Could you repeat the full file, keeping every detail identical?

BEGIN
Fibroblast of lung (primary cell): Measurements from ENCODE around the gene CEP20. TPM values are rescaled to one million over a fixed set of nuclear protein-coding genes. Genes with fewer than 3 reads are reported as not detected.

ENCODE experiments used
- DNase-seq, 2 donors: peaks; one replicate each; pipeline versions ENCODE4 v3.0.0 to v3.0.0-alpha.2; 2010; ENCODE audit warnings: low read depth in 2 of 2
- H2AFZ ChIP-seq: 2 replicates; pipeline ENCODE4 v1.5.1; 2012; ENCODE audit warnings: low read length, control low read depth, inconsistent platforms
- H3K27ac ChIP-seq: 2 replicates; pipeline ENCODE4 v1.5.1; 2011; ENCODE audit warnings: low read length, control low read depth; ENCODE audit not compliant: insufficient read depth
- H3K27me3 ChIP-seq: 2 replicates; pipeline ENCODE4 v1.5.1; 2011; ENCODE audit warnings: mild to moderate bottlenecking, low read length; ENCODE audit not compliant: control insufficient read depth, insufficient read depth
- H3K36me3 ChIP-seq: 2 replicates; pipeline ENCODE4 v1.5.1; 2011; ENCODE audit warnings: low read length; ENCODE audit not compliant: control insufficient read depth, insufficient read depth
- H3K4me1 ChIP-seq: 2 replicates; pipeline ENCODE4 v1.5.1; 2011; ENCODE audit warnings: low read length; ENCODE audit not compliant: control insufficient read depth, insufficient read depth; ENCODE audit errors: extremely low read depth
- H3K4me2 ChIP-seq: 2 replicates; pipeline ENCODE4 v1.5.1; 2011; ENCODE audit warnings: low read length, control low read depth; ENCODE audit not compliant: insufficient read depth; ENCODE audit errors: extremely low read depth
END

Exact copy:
Fibroblast of lung (primary cell): Measurements from ENCODE around the gene CEP20. TPM values are rescaled to one million over a fixed set of nuclear protein-coding genes. Genes with fewer than 3 reads are reported as not detected.

ENCODE experiments used
- DNase-seq, 2 donors: peaks; one replicate each; pipeline versions ENCODE4 v3.0.0 to v3.0.0-alpha.2; 2010; ENCODE audit warnings: low read depth in 2 of 2
- H2AFZ ChIP-seq: 2 replicates; pipeline ENCODE4 v1.5.1; 2012; ENCODE audit warnings: low read length, control low read depth, inconsistent platforms
- H3K27ac ChIP-seq: 2 replicates; pipeline ENCODE4 v1.5.1; 2011; ENCODE audit warnings: low read length, control low read depth; ENCODE audit not compliant: insufficient read depth
- H3K27me3 ChIP-seq: 2 replicates; pipeline ENCODE4 v1.5.1; 2011; ENCODE audit warnings: mild to moderate bottlenecking, low read length; ENCODE audit not compliant: control insufficient read depth, insufficient read depth
- H3K36me3 ChIP-seq: 2 replicates; pipeline ENCODE4 v1.5.1; 2011; ENCODE audit warnings: low read length; ENCODE audit not compliant: control insufficient read depth, insufficient read depth
- H3K4me1 ChIP-seq: 2 replicates; pipeline ENCODE4 v1.5.1; 2011; ENCODE audit warnings: low read length; ENCODE audit not compliant: control insufficient read depth, insufficient read depth; ENCODE audit errors: extremely low read depth
- H3K4me2 ChIP-seq: 2 replicates; pipeline ENCODE4 v1.5.1; 2011; ENCODE audit warnings: low read length, control low read depth; ENCODE audit not compliant: insufficient read depth; ENCODE audit errors: extremely low read depth